Word from Sean Miller: announcing ascharters.net

Grant of King Edgar to his thegn Igeramn, 963, preserved at Christ Church Canterbury, Sawyer 717

Grant of King Edgar to his thegn Igeramn, 963, preserved at Christ Church Canterbury, Sawyer 717

Many of you will know the name Sean Miller. When I worked at the Fitzwilliam Museum still, occasionally we would get mail for him or people trying to reach him, because his name occurred on our site because he coded the Corpus of Early Medieval Coin Finds that now records about 9,500 single finds and another 45,000 or so in museum collections via the Sylloge of Coins of the British Isles. It’s needed only the most occasional maintenance since he left the Museum more than a decade ago. From there, he went on to charters, as a right-thinking person of course should, and in between a few other things put the whole corpus of Anglo-Saxon charters online in searchable electronic form. You know, as you do. Or at least, as he did. I talk this up because I don’t think his work is adequately recognised, really, and he left the profession for one with money in it that people were prepared to give him some time ago.

Now, if you know that much, you may also know that the site where Sean mounted all the Anglo-Saxon charters has been ill of late. Parts of it still work but the search had broken. Indeed, we got people asking us at the Museum if it would be fixed. I couldn’t answer those people then but now I can: I had the pleasure of catching up with Sean at a book launch party just before I left Cambridge and now he has mailed me to say that the new site is up and running at Anglo-Saxon Charters. It works, as far as my quick tests show. Considering he gets nothing for this, I think that’s pretty decent of him. So there you are: update your bookmarks and sing Dr Miller’s praises!

10 responses to “Word from Sean Miller: announcing ascharters.net

  1. It was excellent to see Sean on this side of the Atlantic again, even if fleetingly. It’s worth noting perhaps that the early version of the Kemble website on which he laboured — and to which you’ve linked — now exists in a somewhat newer provisional form (http://www.trin.cam.ac.uk/kemble/).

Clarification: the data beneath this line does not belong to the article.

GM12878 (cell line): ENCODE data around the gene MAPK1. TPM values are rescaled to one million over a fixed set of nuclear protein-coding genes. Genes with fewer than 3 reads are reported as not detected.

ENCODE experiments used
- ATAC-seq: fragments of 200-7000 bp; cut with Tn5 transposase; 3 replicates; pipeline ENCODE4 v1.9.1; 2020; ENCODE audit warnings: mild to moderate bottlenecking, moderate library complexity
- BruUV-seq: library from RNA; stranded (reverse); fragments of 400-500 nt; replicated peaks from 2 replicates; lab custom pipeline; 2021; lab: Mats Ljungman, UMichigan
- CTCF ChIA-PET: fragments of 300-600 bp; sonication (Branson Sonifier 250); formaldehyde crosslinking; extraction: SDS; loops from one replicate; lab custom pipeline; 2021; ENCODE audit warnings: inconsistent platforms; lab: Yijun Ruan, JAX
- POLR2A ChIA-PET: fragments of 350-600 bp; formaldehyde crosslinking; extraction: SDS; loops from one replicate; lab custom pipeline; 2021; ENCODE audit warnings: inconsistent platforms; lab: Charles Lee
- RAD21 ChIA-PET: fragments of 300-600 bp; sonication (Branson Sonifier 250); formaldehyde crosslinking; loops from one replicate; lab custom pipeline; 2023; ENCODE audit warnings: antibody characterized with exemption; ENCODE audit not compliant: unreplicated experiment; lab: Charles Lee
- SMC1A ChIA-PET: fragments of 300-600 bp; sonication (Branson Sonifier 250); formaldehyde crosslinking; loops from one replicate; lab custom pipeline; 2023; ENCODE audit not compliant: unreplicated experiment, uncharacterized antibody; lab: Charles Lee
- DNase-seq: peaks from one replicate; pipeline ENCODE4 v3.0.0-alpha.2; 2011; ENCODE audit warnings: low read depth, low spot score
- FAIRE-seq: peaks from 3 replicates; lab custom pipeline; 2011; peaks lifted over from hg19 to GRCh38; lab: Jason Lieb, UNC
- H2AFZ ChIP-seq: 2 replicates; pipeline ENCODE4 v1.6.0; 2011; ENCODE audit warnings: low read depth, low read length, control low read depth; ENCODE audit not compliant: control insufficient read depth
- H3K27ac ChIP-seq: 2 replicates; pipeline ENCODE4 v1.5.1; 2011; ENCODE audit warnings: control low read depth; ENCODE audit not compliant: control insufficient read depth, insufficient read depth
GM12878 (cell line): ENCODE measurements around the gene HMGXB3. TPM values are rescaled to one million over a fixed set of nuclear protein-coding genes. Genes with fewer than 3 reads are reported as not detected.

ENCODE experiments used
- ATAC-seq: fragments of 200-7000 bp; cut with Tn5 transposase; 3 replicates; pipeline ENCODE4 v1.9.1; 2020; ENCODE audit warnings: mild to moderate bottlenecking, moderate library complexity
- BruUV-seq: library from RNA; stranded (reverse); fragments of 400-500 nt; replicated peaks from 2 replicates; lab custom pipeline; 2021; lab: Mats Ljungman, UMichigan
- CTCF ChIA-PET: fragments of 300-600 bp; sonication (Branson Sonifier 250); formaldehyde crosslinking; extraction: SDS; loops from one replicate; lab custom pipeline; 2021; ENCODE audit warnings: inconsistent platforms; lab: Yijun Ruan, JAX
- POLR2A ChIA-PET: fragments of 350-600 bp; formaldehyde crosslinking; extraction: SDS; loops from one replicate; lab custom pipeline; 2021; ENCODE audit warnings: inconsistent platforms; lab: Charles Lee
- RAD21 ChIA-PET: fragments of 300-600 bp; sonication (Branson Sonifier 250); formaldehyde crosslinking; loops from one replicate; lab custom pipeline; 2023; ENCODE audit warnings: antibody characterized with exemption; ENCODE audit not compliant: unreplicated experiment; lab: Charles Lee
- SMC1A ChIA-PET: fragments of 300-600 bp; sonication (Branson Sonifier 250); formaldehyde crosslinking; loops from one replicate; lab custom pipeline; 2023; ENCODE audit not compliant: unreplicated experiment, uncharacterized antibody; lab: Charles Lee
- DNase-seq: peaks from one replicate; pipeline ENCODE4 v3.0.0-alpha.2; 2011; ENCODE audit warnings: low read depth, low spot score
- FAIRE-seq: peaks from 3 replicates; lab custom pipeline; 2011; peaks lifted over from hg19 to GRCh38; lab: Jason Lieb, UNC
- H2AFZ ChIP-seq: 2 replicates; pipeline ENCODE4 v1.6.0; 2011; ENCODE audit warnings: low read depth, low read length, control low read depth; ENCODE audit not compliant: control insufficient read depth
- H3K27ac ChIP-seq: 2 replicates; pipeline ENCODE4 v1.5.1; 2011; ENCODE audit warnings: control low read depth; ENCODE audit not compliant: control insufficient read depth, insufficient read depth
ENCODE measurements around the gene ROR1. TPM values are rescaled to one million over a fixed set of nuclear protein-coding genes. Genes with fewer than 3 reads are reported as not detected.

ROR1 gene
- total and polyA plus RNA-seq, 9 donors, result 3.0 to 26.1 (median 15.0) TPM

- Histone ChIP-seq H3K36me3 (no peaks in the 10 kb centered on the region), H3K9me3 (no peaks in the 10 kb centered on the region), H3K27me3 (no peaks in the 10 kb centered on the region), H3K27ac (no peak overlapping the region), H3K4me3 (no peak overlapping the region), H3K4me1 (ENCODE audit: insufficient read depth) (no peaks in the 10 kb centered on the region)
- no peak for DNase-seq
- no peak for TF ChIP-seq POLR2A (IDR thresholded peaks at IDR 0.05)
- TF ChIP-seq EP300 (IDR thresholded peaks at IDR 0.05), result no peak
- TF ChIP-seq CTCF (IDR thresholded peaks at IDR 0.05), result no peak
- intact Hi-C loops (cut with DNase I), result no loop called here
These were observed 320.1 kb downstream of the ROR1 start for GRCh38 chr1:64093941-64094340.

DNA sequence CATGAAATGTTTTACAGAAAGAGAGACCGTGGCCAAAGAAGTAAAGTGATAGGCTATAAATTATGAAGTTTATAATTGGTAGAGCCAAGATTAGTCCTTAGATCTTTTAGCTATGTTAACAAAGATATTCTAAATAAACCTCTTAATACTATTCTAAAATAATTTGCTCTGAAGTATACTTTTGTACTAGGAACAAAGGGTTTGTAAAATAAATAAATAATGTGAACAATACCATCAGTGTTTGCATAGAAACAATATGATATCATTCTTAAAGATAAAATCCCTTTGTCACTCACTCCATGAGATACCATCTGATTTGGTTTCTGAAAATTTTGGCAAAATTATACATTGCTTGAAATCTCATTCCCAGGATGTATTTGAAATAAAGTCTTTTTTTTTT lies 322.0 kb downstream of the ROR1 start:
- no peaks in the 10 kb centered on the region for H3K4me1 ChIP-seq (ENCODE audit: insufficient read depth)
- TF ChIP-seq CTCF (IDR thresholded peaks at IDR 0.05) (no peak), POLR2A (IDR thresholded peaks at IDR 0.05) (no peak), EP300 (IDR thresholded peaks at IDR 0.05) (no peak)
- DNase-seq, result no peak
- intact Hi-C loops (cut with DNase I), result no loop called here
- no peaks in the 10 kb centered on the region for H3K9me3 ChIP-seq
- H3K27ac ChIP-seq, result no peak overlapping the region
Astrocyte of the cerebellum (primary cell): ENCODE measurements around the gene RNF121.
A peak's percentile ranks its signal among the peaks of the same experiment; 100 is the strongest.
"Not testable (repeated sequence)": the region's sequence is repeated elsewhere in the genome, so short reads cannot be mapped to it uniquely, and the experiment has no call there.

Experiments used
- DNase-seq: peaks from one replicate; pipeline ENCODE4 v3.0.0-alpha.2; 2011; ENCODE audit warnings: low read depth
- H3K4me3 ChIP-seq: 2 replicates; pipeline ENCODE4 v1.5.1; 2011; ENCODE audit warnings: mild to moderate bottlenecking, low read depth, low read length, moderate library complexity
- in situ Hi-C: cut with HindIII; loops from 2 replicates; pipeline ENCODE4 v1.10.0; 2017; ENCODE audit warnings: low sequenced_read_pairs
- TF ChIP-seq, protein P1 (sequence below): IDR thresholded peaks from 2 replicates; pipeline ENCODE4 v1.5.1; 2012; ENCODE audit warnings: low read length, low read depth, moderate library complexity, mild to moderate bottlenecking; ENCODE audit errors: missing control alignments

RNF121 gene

• Actually, the Kemble site is in fact in the process of finding a new home at http://www.kemble.asnc.cam.ac.uk/, though much of the material is still hosted on the Trinity site.

      • Are either of you in a position to say whose job this upgrade is? I’m equally happy to fête them when it’s done, though not before.

        • It’s being done by Emma Baker (olim Connolly), who read ASNaC back in late 90s.

          • I should perhaps also further add that since the site is a spin-off of the Revised Sawyer project, a lot of input would have come from Simon Keynes and Rebecca Rushforth (in particular I know they went to great efforts to get images of original charters). Anyway, hopefully the site will be fully functional soon!

            • I should also add that most of that content appears still to be locked from public view, thus with the whole domain that Levi gives and the Electronic Sawyer under the domain that Jonathan gives, so let’s hope for progress soon, as the old site is all there is meanwhile.

  2. highlyeccentric

    Oooeeee. *Passes link on to anglo-saxonists at once*

  3. What a bizzare coincidence… I came across Sean’s new site last week through an unrelated search and have already bookmarked it. I wondered to whom I was indebted! :)

  4. Pingback: Seminar XLV: Viking metal for women « A Corner of Tenth-Century Europe

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